We all have stories running through our heads all day long.
You might look at those stories as originating with beliefs you’ve come to accept as true, things you were told as you were growing up that you took on as true.
After a while you stopped noticing that those statements originated outside of you, and you took them on as truths. Some of them were ‘positive’
- You’re the smart one in the family
- You’re so creative
and some of them were negative.
- You’re too much
- You never do what you’re supposed to
Regardless, they became a part of you and unless you consciously examine them, they are statements that you can’t change or examine.
Dr. Becky Bailey, who wrote the curriculum, “Conscious Discipline” likens these unconscious beliefs to files (negative statements) “on the CD-ROM in our head.” Like a CD-ROM, those statements can’t be erased, but you can become consciously aware of them.
All of us have beliefs on our internal CD-ROM’s that aren’t true and don’t serve you. They are statements that were said to us when we were very young, or they’re how you interpreted what was said to you when you were very young and didn’t yet possess a logical brain.
These beliefs on your internal CD-ROM are statements you heard from people you looked up to, like parents, teachers and other adults. You internalized those statements until they felt like a part of you. You created stories from those statements where you were often cast as the victim of stronger forces. Some common stories:
- I do so much and I’m never appreciated
- I want to speak but no one ever listens
- I shouldn’t ask for what I want because I don’t deserve it
- I can’t speak up because no one will listen to me, anyway
What do Negative Statements do?
Negative statements, especially, exhibit themselves when you’re triggered by stress or conflict. Here’s an example.
Mary is at the grocery store with 5 year old Daisy. She usually leaves Daisy at home with her husband, because shopping is quicker and she doesn’t have to constantly tell her daughter that, no, she can’t have this or that junk food or candy. But today her husband is working on the kitchen sink, and can’t fix it with Daisy at home. And she needs the kitchen sink!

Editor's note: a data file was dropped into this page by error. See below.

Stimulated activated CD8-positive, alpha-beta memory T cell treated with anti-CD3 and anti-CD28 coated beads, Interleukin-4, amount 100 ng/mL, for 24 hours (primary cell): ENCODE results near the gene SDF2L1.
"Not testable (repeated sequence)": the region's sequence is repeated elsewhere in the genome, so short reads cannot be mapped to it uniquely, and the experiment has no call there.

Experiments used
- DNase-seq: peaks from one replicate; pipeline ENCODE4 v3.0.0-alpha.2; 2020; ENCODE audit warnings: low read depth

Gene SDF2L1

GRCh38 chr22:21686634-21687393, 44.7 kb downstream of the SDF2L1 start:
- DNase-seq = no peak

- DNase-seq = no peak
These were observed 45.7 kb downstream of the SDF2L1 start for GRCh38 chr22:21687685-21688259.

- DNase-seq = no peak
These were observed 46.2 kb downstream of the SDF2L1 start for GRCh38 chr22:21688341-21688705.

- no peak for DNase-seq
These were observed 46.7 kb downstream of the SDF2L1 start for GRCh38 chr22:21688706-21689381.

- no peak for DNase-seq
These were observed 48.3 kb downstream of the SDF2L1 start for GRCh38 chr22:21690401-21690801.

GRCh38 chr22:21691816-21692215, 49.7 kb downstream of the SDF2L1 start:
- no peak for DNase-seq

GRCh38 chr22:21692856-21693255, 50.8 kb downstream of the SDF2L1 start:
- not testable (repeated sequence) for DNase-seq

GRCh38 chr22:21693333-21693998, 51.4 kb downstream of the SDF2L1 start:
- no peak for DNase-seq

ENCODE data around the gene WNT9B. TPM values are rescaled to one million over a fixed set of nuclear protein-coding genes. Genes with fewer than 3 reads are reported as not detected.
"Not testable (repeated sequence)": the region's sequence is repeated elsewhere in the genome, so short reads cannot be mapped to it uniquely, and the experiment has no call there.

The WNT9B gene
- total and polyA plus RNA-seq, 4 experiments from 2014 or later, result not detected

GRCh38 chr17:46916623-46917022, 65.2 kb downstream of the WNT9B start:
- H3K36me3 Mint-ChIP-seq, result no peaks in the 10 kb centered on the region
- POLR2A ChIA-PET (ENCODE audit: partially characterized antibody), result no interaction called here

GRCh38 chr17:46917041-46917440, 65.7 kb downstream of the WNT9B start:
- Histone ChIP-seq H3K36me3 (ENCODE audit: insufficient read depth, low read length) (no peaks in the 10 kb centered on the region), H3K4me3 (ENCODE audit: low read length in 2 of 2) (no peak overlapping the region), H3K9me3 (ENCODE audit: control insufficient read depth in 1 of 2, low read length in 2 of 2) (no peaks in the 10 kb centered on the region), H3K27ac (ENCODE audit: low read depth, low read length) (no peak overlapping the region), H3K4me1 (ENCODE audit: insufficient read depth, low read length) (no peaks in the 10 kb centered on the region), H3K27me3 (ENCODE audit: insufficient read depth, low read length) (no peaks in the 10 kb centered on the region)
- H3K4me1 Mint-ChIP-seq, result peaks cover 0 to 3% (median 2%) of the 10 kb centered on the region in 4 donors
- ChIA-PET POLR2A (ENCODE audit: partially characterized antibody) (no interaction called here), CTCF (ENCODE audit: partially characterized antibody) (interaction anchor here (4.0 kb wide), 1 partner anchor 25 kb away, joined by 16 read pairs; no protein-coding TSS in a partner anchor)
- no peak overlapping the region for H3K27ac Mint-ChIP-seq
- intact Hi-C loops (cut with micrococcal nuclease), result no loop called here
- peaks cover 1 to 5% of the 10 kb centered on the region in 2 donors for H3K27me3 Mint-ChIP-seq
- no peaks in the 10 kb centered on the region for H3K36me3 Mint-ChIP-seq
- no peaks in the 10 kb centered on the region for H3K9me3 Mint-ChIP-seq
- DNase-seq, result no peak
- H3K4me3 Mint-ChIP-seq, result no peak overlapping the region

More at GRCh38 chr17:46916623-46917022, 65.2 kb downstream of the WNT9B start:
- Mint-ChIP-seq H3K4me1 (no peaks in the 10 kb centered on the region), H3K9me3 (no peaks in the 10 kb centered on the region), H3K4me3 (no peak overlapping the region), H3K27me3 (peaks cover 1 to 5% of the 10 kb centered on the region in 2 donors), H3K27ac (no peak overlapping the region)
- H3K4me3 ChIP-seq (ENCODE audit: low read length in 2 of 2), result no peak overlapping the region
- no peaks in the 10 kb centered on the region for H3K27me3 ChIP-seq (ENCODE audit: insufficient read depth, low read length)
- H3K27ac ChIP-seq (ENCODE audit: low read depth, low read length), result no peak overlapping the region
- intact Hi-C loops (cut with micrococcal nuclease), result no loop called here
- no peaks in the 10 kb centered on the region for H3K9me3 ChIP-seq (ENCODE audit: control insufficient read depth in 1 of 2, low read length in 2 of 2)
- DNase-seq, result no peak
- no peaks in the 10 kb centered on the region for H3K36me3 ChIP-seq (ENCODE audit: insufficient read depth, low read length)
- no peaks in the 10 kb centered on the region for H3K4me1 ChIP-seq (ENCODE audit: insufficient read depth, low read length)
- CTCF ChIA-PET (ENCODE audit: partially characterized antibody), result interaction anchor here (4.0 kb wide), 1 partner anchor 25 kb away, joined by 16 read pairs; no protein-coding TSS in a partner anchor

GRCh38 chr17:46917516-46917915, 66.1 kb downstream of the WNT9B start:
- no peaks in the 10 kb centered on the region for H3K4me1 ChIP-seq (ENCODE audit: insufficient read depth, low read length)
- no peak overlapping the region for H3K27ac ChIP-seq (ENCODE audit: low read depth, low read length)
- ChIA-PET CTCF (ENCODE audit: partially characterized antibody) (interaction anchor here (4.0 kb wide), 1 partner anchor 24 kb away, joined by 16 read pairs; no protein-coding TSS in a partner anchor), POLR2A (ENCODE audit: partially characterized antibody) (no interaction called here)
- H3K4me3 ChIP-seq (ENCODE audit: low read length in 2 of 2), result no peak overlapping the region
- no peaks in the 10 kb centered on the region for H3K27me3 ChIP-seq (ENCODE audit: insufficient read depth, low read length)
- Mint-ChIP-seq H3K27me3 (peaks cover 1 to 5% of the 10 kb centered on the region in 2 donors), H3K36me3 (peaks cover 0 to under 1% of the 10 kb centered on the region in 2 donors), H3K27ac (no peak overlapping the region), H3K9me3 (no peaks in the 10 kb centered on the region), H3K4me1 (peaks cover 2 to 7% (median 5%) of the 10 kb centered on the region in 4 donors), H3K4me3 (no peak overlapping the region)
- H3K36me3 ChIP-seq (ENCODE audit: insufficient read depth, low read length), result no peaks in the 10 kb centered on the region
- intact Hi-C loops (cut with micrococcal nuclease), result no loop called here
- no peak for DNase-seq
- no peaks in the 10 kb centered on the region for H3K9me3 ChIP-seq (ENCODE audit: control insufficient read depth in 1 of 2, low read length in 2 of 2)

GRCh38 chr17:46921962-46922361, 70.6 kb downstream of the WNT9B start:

Mary walks the grocery aisles as quickly as she can, avoiding as many temptations as she can manage. After patiently telling Daisy that, no, she can’t have the bag of cheese puffs, she hears a voice behind her. “She wouldn’t keep asking for junk if you put your foot down with her once and for all.” Immediately Mary stiffens and feels her face flush. Why did she have to run into her meddling aunt? She feels like she’s 2 again, and she hears a statement in her head that she took on long ago, “You can’t do anything right,” which isn’t true, but she feels like it is.
Mary feels hurt, unappreciated, and misunderstood. Her story has immediately become: I’m not appreciated no matter how hard I try. No one appreciates me.” She mumbles her way through a justification for daughter’s request (“She’s hungry, I should have given her a snack before we left the house.”) and hurries on her way. For the rest of the day she feels anxious and snaps at her husband when he asks whether she remembered to get gas. As if she can’t do the simplest things!
That’s how stories work. They start with an unconscious belief triggered by a feeling, evolve into a bigger story, then affect your behavior in a negative way. All in a blink.
Whenever you’re triggered by a situation or statement from someone else, it’s helpful to investigate what statement or belief is underneath the feeling (hurt, fear, anger, frustration) you have. You can only change the situation to something better if you know what you’re working with. Once you become aware of what your negative beliefs are, you can add true, positive statements to contradict those negative statements and beliefs.
How Do You Change Your Response to the Trigger?
So what do you do when you consciously realize you’re in a story that isn’t serving you?
“If you find yourself in the wrong story, leave it.”
When negative statements and stories are unconscious, you can’t change them, but when you become consciously aware of them, you can see how untrue they are. Then you can turn to competing statements that ARE true and remind yourself of them when you’re triggered, instead of recycling the same old negative stories.
You can decide to do something different. Back to our example.
Mary may feel hurt and a victim in that moment in the grocery store, but she can remind herself that
- My husband appreciates me for letting him have the time to work on the sink
- I’m a great mom and Daisy can still want things she can’t have
- Daisy asks for junk food, but I don’t let her have it – what a good mom I am!
She can remind herself that in her aunt’s day they handled parenting differently and that she can mother the way she chooses now. She can ignore her aunt’s statement, give her a hug and hurry off instead (“How nice to see you! Better run so I can make this shopping trip as short as I can.”). Or if she can’t correct in the moment, she can remind herself of all her good mothering qualities all the way home.
When you recognize and understand your triggers, beliefs and stories, you can start to question the beliefs (is that really true?) and create a different story, if the one you’re in doesn’t serve you.
What’s your story?
When do you feel triggered by your loved one or child?
When do you feel like a victim – or a hero?
What story will you CHOOSE to be in?
Until Next Time, Be Well,